This paper revisits some of the issues discussed in our 2013 presentation "Challenges in Visualizing Pharmaceutical Business Information," where we analyzed some of the unique challenges in visualizing competitive intelligence information for the pharmaceutical industry.  A key challenge for pharmaceutical companies is to evaluate the competitive landscape for drug launches many years in the future, based on a combination of publicly available drug pipeline and clinical trials data and internal company knowledge.  This information is often conveyed in hand-drawn PowerPoint slides, which are very time consuming to create and update as the competitive landscape changes.  In this paper we'll discuss approaches to developing a toolkit to facilitate the analysis and visualization of competitive drug launch timelines, and then show how to apply the same tools to a different problem -- forecasting the patent expiration landscape.

14:30 - 15:00

Concomitant Ontology-Driven Patent and Non-Patent Literature Searching in the Life Sciences

The use of ontologies to aid in the development of text search queries, the quality and relevance ranking of results, and the
categorization of patents has been well characterized. Similar work has been performed on non-patent scientific literature such as journal articles. We present here the employment of common life science ontologies to search both the entirety of the patent and non-patent literature corpora at the same time. The results of these searches can be readily studied in a single unified search result that allows for the annotation of key patent and non-patent documents in a mixed data-type environment.

15:40 - 16:10

Exhibition and Networking Break

Chair: Gert Frackenpohl, Lighthouse IP, Netherlands

16:10 - 16:40

SMEs as Patent Applicants in France in 2014

SMEs represent a prime target for public authority awareness-raising policies especially as regards innovation and filing patents. Yet it is not always easy to get a handle on this population in terms of statistics, meaning that it is particularly difficult to systematically identify in the patent databases those SMEs that do file patent applications.

Two census of SMEs conducted in 1999 and 2007, organised jointly by Bpifrance and INPI, allow the INPI to yearly identify SMEs among the companies that filed a patent application at the French patent office.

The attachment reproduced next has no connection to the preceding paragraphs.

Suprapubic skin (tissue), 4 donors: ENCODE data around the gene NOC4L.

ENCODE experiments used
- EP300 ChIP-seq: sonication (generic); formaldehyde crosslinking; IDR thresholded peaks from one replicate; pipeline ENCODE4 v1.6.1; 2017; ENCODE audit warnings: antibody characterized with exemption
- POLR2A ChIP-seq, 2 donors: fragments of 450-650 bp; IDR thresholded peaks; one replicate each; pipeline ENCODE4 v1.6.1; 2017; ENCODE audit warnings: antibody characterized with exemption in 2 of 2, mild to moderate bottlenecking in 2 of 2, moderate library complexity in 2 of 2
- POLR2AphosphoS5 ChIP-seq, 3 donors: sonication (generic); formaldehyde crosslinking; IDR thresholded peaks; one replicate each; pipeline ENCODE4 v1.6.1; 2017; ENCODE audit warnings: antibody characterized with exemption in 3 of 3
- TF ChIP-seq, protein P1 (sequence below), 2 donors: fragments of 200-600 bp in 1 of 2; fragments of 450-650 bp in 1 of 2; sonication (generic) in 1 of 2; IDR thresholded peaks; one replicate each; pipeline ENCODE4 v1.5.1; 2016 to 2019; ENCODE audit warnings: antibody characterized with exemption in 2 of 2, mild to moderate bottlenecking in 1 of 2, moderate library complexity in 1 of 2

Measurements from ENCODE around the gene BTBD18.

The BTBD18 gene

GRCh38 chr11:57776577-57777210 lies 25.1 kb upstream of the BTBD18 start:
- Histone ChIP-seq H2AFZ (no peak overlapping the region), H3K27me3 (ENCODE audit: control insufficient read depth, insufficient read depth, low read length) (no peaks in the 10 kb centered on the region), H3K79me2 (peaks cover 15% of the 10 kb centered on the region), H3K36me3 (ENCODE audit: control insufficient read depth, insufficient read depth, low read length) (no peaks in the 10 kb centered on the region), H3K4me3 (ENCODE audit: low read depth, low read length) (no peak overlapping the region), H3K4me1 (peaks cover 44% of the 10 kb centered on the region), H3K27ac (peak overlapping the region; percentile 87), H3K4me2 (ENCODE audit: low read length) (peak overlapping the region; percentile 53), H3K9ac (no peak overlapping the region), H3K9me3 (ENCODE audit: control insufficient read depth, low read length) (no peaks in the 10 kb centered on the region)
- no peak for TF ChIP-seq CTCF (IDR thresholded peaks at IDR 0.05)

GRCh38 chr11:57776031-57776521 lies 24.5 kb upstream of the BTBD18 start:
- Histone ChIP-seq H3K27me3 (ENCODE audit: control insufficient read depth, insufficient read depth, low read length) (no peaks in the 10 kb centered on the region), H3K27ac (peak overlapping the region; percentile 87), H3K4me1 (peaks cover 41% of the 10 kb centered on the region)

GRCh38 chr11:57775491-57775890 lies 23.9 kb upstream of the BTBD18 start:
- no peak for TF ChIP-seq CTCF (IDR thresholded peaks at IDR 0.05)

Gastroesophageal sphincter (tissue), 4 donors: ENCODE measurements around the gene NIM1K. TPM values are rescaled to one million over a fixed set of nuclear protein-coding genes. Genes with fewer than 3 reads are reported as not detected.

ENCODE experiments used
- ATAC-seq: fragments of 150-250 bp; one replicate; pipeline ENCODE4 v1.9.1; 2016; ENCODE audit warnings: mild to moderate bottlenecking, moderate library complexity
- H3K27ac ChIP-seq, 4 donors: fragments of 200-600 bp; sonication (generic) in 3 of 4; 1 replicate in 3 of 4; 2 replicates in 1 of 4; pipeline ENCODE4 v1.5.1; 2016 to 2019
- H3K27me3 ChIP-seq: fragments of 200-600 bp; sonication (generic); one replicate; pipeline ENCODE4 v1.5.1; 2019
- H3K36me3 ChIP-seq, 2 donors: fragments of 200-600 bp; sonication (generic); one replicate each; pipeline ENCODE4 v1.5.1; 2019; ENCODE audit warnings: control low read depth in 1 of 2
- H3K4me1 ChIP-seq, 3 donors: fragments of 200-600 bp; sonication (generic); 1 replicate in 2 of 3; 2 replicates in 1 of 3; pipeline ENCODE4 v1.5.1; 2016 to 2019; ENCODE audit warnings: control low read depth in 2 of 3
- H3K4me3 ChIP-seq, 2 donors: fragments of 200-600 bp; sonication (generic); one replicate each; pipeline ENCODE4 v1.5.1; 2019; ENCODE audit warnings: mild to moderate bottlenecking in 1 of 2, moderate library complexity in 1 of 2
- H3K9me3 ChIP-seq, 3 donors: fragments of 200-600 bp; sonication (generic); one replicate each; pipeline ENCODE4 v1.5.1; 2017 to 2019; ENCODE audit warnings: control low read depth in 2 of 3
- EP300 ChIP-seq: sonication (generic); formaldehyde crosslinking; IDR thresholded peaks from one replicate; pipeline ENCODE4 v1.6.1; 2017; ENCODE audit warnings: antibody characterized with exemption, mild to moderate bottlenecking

This study reveals the importance of SMEs among the total patent applicant population. They show that in France, in 2014, SMEs represented 67% of the French corporate bodies that filed patent applications, but only accounted for 23% of the patent applications published in 2014. This share of SMEs and large companies in the patent applications of French corporate bodies are stable since 2011. The figures highlight the fact that in 2014, on average, an SME filed 1.4 patents, compared to 15.2 for a large company (more than 5,000 employees). We observe regional disparities: regions such as Alsace, Languedoc-Roussillon, Pays de la Loire and Poitou-Charentes are characterised by the highest share of patent application from SMEs.  And SMEs are more specialised in medical technologies.

 

16:40 - 17:10

Deep Web Search

Boehringer Ingelheim has been developing dedicated Life Science SEARCHCORPORA for startups, scientific literature and news tracking based on the Web Data Analysis platform Deep SEARCH 9.

Using the Deep SEARCH 9 approach, Boehringer Ingelheim is capable of tapping directly any web resources like online websites data bases, web sites or news feeds.

Use case 1: SEARCHCORPUS® for life science startups:
We find startup information we could not find in public search engines.

Use case 2: Life science news SEARCHCORPUS®:
100s of incoming mails and alerts are processed every day and websites and articles behind the news tags are crawled automatically.

The purpose of these applications is that Scientists can subscribe to the services to have compilations of results of personalized deep searches sent to them automatically or that they can alternatively use faceted search on the life science SEARCHCORPORA interactively.